Monday, May 24, 2010

Worn out, broken down, rusted, and busted!

Our blacksmith shop is 183 years old. Several more of our buildings are more than 200 years old. At the shop we have had to become skilled at fixing things that are worn out, broken down, rotten, or busted! Hinge pins wear down, latches get bent, tools break, and even floorboards wear through. A small but important part of our trade is to make the hardware, fasteners and tools needed to get our museum in fine fettle.
The most humble yet unavoidable need is for nails. We make a number of kinds of forged nails. Rose headed nails, common nails, two-penny nails, ten-penny spikes, and door nails perfect for clinching. Last year we used around 2,000 hand-forged nails. Once, when doing a major repair, our shop needed to make that many in two days!

When the farmers repaired the 1830’s plow, the wooden plow beam was worn, rotten, and missing hardware. Our replacement utilized the dimensions of the original and the rust stains indicating missing hardware.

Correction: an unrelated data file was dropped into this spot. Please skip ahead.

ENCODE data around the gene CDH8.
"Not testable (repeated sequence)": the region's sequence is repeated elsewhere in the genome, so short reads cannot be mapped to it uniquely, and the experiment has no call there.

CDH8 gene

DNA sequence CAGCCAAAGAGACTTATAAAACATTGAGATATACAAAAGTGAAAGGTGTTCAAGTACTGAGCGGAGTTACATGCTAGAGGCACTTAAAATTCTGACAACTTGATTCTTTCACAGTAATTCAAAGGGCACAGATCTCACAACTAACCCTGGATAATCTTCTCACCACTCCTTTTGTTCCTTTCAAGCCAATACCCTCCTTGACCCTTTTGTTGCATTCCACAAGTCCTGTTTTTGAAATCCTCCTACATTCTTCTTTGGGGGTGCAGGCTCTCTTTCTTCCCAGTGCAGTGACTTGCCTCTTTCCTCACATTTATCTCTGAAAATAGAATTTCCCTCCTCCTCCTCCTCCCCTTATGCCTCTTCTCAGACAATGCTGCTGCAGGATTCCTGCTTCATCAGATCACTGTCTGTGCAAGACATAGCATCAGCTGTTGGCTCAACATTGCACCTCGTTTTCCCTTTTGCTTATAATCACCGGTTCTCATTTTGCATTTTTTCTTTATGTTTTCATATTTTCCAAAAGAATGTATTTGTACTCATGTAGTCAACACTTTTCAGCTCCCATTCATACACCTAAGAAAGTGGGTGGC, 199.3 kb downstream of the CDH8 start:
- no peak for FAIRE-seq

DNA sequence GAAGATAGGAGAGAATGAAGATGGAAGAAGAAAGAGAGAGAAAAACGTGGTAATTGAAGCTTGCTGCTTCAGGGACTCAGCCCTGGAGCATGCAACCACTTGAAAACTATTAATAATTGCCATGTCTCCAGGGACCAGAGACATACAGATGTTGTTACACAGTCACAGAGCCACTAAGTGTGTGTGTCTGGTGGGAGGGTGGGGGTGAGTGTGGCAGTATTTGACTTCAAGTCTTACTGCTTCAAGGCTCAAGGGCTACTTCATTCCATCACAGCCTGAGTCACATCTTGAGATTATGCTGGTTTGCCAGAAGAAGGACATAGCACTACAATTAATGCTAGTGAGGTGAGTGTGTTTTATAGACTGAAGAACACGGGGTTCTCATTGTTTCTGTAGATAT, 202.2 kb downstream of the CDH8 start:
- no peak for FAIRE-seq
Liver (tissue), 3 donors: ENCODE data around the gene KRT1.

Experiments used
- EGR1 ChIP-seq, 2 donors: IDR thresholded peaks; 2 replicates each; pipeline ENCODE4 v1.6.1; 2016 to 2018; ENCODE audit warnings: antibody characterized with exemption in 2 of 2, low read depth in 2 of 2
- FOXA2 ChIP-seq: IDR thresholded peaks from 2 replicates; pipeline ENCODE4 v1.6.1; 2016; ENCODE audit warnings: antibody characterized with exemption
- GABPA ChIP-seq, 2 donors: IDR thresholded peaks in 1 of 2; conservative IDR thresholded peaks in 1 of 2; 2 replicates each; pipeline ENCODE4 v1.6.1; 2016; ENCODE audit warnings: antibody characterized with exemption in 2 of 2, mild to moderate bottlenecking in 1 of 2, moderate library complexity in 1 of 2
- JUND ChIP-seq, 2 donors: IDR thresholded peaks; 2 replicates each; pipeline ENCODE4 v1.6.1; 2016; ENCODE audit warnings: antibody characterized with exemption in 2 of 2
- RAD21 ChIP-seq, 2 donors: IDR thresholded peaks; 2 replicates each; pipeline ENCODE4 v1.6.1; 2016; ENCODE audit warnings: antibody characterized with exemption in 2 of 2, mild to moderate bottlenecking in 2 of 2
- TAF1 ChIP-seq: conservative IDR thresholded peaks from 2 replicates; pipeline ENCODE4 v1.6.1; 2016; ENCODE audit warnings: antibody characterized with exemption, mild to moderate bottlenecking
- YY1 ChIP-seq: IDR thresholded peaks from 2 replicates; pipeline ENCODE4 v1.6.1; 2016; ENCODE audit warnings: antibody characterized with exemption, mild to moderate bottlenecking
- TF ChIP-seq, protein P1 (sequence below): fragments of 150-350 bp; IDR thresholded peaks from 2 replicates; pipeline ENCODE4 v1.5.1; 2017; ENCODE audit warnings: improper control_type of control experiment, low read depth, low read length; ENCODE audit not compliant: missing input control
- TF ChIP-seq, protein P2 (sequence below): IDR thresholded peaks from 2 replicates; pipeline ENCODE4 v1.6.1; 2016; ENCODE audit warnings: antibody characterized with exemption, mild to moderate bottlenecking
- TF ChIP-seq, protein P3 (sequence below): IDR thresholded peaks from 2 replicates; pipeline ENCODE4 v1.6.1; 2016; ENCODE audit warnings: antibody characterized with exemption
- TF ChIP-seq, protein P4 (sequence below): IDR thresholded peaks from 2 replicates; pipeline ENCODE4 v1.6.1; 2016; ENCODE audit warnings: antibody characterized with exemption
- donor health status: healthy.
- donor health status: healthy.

Old hardware and tools often have corroded, bent, and broken bolts. Making new bolts, nuts, and washers is part of the restoration process. We replace fasteners with new ones made using the same methods and tools as the original part.

The Farmers’ Museum has a dozen buildings that are nearing two centuries of daily use. Our craftspeople and farmers are working daily using traditional tools. For the blacksmith shop it is not a question of whether things will get broken and need repair, but rather a question of what will need fixing today!

No comments:

Post a Comment

Blog Widget by LinkWithin